Ultimately, the difference between physical and chemical sunscreens lies in the ingredients they use to protect skin from the sun’s rays. Dive into each option below to determine which might be best for you.
Physical sunscreens
Physical sunscreens (aka mineral sunscreens) create a protective layer over your skin using ingredients like titanium dioxide, iron oxide, and zinc oxide.
These ingredients cause the dreaded white cast that has made many people go for chemical sunscreens instead. However, new formulas and tinted alternatives can make physical sunscreens easier to wear.
“Mineral sunscreens are great for some, but they tend to leave a white cast on the skin, which is undesirable for people with melanin-rich skin. So, there’s a whole portion of the population who tend to struggle with pigmentation issues and can benefit from sunscreen. But they don’t have great options if they believe mineral sunscreens are the only choice.”
If you’re opting for a physical sunscreen, consider our editor-approved picks.

Chemical sunscreens
To keep skin protected, chemical sunscreens use a combination of organic filters like:

Avobenzone
Octocrylene
2-Ethylhexyl salicylate
Ensulizole
Meradimate
Sulisobenzone

Since chemical sunscreens don’t create a physical screen against the sun like mineral sunscreens, be sure to wait 15 minutes after applying to go out into the sun. And just because a sunscreen is chemical doesn’t mean it’s bad for your skin.
“There is a lot of chemophobia on the internet. People distrust anything made with “chemicals,” and this goes for chemical sunscreens. In turn, inorganic sunscreens are touted as the only safe alternative, which is simply not true,” says Dr. Geddes. “There’s no need to demonize the cosmetically elegant options—organic sunscreens—especially for people with skin of color.”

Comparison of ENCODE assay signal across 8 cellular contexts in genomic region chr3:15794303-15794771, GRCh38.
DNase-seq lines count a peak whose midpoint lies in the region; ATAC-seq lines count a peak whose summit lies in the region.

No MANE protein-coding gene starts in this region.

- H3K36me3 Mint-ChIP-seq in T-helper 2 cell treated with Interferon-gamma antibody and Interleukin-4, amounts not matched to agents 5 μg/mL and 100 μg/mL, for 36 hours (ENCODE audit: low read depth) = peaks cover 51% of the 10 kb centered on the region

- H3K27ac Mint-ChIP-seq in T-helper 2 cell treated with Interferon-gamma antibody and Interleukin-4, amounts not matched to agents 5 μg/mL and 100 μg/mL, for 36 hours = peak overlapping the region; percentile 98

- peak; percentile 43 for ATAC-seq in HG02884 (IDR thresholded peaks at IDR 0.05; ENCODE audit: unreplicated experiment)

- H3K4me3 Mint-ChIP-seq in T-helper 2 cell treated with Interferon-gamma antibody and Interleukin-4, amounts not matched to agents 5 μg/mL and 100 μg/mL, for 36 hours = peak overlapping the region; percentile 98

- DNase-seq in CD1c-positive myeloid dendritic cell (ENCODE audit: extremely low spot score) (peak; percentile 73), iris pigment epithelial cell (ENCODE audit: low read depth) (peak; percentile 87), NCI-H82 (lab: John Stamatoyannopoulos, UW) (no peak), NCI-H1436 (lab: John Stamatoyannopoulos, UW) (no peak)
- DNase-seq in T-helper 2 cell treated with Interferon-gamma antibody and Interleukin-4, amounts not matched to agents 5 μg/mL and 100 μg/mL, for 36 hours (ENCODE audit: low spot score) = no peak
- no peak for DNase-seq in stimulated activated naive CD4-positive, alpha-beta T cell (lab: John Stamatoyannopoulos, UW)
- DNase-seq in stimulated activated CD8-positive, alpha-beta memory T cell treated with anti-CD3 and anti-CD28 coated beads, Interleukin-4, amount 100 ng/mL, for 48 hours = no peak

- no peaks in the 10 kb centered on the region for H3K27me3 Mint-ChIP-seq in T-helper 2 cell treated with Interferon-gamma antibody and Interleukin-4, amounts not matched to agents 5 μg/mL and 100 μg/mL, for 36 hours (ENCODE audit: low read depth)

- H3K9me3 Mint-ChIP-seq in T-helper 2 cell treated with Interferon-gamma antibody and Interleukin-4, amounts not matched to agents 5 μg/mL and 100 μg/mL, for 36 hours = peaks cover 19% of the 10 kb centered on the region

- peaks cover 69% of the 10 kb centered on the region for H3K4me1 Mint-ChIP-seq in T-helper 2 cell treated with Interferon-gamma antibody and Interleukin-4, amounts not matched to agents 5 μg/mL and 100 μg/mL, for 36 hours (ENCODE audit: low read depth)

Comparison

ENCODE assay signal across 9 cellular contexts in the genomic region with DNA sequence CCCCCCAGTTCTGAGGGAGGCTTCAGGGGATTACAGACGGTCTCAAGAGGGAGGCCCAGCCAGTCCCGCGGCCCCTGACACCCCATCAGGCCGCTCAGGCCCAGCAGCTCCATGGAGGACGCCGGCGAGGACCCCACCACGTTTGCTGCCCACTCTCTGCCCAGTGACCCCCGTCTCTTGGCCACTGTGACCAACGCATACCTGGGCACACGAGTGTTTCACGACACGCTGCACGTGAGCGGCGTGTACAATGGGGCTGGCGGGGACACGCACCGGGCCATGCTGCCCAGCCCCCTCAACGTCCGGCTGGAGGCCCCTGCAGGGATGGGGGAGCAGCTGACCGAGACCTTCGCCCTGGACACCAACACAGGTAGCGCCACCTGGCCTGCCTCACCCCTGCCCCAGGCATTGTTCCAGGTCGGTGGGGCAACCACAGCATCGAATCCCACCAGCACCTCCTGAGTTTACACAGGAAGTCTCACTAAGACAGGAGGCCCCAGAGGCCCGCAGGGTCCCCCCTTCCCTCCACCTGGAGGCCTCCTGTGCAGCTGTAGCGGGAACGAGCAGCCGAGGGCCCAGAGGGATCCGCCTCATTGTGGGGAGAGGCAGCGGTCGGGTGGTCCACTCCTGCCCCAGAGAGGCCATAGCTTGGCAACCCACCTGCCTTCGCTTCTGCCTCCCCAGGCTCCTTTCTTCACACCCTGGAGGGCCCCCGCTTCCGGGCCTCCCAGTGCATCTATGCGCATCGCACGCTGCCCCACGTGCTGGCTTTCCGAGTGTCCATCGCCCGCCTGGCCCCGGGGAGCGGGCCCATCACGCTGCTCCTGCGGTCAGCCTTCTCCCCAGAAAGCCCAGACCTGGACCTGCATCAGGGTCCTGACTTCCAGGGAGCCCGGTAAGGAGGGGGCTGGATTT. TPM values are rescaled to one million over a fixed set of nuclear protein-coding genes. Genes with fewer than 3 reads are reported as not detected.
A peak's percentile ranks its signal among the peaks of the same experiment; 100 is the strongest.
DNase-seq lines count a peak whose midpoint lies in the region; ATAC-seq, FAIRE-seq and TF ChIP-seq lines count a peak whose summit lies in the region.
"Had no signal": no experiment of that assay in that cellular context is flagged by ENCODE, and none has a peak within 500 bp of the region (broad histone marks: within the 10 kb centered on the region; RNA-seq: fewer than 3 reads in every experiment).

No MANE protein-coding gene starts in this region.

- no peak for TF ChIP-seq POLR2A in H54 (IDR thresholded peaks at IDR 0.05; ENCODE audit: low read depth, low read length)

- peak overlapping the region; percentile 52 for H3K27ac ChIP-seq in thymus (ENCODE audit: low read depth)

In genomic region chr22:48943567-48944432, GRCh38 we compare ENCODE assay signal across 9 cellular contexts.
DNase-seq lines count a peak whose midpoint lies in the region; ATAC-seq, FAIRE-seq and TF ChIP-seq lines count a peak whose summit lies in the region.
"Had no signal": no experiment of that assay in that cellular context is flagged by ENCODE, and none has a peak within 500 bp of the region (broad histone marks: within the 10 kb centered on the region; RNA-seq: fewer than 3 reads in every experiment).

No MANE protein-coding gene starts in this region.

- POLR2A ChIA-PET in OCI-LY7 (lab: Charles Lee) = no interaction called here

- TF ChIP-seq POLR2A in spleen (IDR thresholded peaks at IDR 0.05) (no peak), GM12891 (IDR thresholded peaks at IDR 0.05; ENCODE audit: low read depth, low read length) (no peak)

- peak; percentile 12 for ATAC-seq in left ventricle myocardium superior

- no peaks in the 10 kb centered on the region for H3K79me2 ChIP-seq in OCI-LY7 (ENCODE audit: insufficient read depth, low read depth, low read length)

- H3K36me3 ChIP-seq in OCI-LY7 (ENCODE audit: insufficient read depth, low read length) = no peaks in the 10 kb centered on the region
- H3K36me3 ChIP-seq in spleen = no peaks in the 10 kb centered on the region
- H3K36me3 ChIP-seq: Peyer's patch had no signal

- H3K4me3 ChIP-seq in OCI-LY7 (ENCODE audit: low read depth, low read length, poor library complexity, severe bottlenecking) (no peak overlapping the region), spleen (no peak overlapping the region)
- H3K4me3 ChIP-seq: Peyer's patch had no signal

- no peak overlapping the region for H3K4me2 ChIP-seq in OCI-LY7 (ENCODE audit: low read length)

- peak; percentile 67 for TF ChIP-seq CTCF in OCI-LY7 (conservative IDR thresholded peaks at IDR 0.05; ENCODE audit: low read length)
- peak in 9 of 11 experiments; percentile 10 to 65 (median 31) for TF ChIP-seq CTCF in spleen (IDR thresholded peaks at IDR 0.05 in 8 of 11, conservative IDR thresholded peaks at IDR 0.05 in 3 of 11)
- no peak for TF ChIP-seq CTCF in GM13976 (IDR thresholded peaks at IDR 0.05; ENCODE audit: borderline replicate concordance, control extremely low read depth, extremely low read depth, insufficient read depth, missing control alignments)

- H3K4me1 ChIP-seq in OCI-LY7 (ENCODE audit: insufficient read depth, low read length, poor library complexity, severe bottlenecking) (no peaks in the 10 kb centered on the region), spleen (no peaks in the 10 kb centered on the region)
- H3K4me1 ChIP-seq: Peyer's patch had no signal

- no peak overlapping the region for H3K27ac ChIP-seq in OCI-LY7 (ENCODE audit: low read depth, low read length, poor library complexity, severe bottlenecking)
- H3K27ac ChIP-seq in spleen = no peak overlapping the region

When selecting a chemical sunscreen, read the ingredient label first. Ensure your product doesn’t contain the following:

Oxybenzone
Octinoxate
Octisalate
Octocrylene
Homosalate
Parabens

The Best Hybrid Sunscreens
If you want the benefits of a chemical sunscreen with the physical screen that mineral SPF uses, many new sunscreens are using hybrid formulas that combine zinc with protective chemicals.

How to Properly Apply Sunscreen
“Apply the correct amount [of sunscreen] and reapply every 2-3 hours or any time after water exposure/excess sweating,” advises Dr. Geddes.
But how much is enough? Dr. Geddes notes that, “Generally, we don’t use enough sunscreen when we apply it to our skin. Studies have shown that the way we apply it gives us an SPF of about ¼ of what is on the label. So, picking a higher SPF can get you a higher level of protection.”
For your face, ears, and neck, you should use about one teaspoon or 5 ml of sunscreen. The three-finger rule is a good guide. Squeeze out enough sunscreen to cover the length of three fingers, then spread evenly.